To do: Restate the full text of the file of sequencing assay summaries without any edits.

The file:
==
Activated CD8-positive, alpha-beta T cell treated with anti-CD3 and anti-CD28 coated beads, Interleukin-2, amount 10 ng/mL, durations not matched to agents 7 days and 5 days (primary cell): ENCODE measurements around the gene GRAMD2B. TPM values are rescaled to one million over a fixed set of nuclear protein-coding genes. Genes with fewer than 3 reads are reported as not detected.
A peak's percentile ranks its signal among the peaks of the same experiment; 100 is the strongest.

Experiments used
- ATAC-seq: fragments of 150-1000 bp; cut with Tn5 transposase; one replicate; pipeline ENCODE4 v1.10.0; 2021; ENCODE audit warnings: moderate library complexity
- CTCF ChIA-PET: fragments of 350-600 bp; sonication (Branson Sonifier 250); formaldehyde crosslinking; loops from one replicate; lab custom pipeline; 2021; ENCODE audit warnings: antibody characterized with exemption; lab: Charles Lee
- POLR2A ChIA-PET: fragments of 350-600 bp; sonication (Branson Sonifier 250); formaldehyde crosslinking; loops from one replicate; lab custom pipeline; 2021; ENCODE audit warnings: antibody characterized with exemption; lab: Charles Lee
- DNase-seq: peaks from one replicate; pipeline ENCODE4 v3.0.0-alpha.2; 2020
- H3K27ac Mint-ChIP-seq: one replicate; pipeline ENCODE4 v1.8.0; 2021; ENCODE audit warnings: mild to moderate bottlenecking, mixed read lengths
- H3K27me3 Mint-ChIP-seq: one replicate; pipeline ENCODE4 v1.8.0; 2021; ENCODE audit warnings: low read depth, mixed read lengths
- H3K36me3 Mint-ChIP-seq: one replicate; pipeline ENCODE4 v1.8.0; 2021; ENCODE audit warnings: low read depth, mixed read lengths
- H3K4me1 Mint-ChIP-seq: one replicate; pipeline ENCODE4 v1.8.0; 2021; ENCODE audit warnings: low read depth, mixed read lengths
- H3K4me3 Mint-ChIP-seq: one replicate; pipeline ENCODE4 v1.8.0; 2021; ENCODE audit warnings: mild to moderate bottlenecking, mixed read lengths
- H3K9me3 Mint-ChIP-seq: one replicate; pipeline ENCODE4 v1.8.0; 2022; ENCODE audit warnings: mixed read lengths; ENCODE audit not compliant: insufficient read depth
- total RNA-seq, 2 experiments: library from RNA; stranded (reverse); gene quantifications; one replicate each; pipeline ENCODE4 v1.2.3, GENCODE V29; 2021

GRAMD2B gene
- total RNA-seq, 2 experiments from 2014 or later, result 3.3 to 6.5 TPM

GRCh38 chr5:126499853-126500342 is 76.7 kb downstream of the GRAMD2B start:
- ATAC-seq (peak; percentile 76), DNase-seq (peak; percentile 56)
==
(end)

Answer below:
Activated CD8-positive, alpha-beta T cell treated with anti-CD3 and anti-CD28 coated beads, Interleukin-2, amount 10 ng/mL, durations not matched to agents 7 days and 5 days (primary cell): ENCODE measurements around the gene GRAMD2B. TPM values are rescaled to one million over a fixed set of nuclear protein-coding genes. Genes with fewer than 3 reads are reported as not detected.
A peak's percentile ranks its signal among the peaks of the same experiment; 100 is the strongest.

Experiments used
- ATAC-seq: fragments of 150-1000 bp; cut with Tn5 transposase; one replicate; pipeline ENCODE4 v1.10.0; 2021; ENCODE audit warnings: moderate library complexity
- CTCF ChIA-PET: fragments of 350-600 bp; sonication (Branson Sonifier 250); formaldehyde crosslinking; loops from one replicate; lab custom pipeline; 2021; ENCODE audit warnings: antibody characterized with exemption; lab: Charles Lee
- POLR2A ChIA-PET: fragments of 350-600 bp; sonication (Branson Sonifier 250); formaldehyde crosslinking; loops from one replicate; lab custom pipeline; 2021; ENCODE audit warnings: antibody characterized with exemption; lab: Charles Lee
- DNase-seq: peaks from one replicate; pipeline ENCODE4 v3.0.0-alpha.2; 2020
- H3K27ac Mint-ChIP-seq: one replicate; pipeline ENCODE4 v1.8.0; 2021; ENCODE audit warnings: mild to moderate bottlenecking, mixed read lengths
- H3K27me3 Mint-ChIP-seq: one replicate; pipeline ENCODE4 v1.8.0; 2021; ENCODE audit warnings: low read depth, mixed read lengths
- H3K36me3 Mint-ChIP-seq: one replicate; pipeline ENCODE4 v1.8.0; 2021; ENCODE audit warnings: low read depth, mixed read lengths
- H3K4me1 Mint-ChIP-seq: one replicate; pipeline ENCODE4 v1.8.0; 2021; ENCODE audit warnings: low read depth, mixed read lengths
- H3K4me3 Mint-ChIP-seq: one replicate; pipeline ENCODE4 v1.8.0; 2021; ENCODE audit warnings: mild to moderate bottlenecking, mixed read lengths
- H3K9me3 Mint-ChIP-seq: one replicate; pipeline ENCODE4 v1.8.0; 2022; ENCODE audit warnings: mixed read lengths; ENCODE audit not compliant: insufficient read depth
- total RNA-seq, 2 experiments: library from RNA; stranded (reverse); gene quantifications; one replicate each; pipeline ENCODE4 v1.2.3, GENCODE V29; 2021

GRAMD2B gene
- total RNA-seq, 2 experiments from 2014 or later, result 3.3 to 6.5 TPM

GRCh38 chr5:126499853-126500342 is 76.7 kb downstream of the GRAMD2B start:
- ATAC-seq (peak; percentile 76), DNase-seq (peak; percentile 56)